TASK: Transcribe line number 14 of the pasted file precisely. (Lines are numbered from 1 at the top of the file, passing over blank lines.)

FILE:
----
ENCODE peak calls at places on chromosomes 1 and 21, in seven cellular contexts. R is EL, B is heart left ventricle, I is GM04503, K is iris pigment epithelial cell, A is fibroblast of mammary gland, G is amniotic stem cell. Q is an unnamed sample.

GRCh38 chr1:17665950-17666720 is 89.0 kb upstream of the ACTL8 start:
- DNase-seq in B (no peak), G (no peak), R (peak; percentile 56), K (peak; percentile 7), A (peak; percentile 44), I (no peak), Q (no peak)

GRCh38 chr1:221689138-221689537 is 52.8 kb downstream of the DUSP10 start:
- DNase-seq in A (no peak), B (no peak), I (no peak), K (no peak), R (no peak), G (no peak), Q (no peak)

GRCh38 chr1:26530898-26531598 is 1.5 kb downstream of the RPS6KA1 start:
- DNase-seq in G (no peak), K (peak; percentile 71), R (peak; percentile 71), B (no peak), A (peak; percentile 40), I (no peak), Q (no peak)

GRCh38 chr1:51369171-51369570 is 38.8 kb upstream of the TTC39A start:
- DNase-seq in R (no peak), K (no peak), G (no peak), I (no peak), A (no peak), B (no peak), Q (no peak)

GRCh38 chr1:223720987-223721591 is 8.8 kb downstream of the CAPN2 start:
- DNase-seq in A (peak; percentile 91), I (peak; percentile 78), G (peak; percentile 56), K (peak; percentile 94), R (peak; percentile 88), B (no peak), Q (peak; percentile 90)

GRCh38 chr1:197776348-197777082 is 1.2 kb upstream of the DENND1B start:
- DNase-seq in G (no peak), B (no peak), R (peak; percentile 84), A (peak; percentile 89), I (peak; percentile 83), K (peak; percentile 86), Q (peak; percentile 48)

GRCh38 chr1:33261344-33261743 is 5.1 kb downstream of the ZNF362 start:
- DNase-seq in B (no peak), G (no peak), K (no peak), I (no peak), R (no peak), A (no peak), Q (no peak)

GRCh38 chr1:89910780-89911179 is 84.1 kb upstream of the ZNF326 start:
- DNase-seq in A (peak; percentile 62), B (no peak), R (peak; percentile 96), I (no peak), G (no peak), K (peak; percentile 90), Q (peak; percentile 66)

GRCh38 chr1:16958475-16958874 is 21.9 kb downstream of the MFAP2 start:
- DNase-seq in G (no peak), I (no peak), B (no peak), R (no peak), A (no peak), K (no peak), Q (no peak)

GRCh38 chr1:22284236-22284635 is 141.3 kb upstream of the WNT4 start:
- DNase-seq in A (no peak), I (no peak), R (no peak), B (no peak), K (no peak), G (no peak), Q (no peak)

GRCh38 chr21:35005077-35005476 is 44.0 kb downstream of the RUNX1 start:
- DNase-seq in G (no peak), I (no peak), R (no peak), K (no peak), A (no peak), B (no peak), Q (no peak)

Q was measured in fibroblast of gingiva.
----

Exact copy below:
GRCh38 chr1:33261344-33261743 is 5.1 kb downstream of the ZNF362 start: